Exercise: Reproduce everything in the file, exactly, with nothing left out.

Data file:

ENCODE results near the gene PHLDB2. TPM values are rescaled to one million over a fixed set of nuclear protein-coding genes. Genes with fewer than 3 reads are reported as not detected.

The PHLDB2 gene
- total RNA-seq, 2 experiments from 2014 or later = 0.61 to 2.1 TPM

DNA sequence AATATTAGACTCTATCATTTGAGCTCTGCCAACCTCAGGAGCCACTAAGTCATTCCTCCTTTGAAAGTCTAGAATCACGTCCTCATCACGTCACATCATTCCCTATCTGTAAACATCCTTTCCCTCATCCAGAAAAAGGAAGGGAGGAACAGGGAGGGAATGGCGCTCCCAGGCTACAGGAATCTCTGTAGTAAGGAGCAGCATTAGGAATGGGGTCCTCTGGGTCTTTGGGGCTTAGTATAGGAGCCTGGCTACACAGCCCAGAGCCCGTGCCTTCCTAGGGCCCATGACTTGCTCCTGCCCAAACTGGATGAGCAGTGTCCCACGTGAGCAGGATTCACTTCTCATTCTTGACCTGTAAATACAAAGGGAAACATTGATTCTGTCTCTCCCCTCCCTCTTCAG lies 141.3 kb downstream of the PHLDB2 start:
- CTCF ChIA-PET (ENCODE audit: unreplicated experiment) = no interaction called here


ENCODE results near the gene PHLDB2. TPM values are rescaled to one million over a fixed set of nuclear protein-coding genes. Genes with fewer than 3 reads are reported as not detected.

The PHLDB2 gene
- total RNA-seq, 2 experiments from 2014 or later = 0.61 to 2.1 TPM

DNA sequence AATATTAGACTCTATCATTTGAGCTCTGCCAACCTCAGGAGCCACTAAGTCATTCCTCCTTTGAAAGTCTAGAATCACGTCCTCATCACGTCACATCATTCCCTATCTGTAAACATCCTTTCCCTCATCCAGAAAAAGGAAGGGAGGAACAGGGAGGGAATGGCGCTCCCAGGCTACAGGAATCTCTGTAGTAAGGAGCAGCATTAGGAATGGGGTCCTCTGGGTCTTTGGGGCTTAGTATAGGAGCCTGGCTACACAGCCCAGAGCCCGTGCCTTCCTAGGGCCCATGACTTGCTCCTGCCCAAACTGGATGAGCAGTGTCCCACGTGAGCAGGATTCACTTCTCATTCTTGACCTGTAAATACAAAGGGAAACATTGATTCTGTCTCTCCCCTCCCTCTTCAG lies 141.3 kb downstream of the PHLDB2 start:
- CTCF ChIA-PET (ENCODE audit: unreplicated experiment) = no interaction called here